Verizon, Leap contact FCC regarding spectrum swap

2 Dec 2011

US mobile operators Verizon Wireless and Leap Wireless have requested permission from telecoms regulator the Federal Communications Commission (FCC) to conduct a significant exchange of spectrum, with a view to bolstering Long Term Evolution (LTE) in selected areas of the country. According to Fierce Wireless, if approved, Leap will receive a 12MHz ‘A block’ licence in the 700MHz spectrum band covering Chicago; Verizon paid USD152 million for the block during the FCC’s 700MHz auction in 2008. Leap currently owns 10MHz of spectrum in Chicago, and will use the additional spectrum to launch LTE service in the Windy City; Verizon currently offers LTE services in Chicago using its 700MHz ‘C Block’ spectrum. Verizon, meanwhile, will acquire 23 PCS licences and 13 AWS-1 concessions belonging to Leap, covering a number of locations across the country. Verizon is seeking to bolster its CDMA EV-DO and LTE networks using the spectrum. The licences to be acquired by Verizon cover approximately 18.7 million people, whilst the Chicago licence Leap is interested in covers a population area of approximately eleven million.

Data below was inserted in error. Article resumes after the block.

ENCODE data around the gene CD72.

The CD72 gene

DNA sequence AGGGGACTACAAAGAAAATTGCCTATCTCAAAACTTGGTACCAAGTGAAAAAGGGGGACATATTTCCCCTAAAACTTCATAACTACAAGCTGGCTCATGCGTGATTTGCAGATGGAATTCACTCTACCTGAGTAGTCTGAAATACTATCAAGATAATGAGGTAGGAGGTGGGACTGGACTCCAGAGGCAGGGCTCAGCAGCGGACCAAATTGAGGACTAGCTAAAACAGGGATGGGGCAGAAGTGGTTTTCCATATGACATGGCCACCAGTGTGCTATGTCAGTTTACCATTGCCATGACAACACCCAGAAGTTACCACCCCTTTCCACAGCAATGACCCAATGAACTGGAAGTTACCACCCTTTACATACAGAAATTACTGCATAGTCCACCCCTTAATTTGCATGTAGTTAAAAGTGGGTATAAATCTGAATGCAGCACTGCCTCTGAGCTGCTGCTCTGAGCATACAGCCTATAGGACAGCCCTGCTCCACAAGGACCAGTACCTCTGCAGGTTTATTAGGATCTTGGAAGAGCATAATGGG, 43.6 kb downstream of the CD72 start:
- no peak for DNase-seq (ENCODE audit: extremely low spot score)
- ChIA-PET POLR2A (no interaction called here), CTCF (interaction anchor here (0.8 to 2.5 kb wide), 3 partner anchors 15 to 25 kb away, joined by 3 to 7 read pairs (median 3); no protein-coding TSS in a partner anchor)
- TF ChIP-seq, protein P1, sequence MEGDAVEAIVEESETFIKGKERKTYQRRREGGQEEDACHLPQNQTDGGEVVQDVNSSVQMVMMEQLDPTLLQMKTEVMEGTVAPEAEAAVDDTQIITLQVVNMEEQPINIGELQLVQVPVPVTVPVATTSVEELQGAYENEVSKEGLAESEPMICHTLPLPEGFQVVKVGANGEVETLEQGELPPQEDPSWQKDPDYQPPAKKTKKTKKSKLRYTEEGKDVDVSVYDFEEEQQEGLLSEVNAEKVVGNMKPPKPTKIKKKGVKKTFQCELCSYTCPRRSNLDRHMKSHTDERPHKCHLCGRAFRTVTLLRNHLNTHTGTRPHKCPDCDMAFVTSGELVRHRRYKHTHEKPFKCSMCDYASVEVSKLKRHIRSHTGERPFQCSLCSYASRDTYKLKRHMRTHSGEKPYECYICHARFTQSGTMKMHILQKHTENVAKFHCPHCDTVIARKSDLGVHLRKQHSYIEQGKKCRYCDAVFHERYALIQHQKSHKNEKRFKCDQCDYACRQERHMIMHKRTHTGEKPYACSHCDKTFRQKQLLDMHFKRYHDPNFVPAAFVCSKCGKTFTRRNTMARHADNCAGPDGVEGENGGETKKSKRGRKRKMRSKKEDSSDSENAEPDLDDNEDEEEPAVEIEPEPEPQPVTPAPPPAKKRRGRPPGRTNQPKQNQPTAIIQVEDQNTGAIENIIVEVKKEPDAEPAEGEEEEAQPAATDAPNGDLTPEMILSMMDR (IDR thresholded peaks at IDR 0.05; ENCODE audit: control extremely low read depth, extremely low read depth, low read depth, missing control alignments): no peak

With reference to its wholly-owned wireless subsidiary, Cricket, Leap wrote in its FCC filing: ‘The additional spectrum will enable Cricket to deploy LTE technology and thereby expand its service offerings, strengthen its presence, and improve the quality of services available to consumers in Chicago. With carriers worldwide upgrading to faster and more efficient LTE technology, Cricket’s deployment of this technology is critical to its ability to deliver competitive services to customers in the coming years’. As previously reported by TeleGeography’s CommsUpdate, last month Leap confirmed plans to launch an LTE trial market in Tucson, Arizona before the end of 2011, adding that it hopes to cover a total of 25 million people with LTE by the end of 2012 in a USD250 million rollout. With no additional coverage details provided, Leap’s FCC filing offers the first glimpse at its future rollout plans.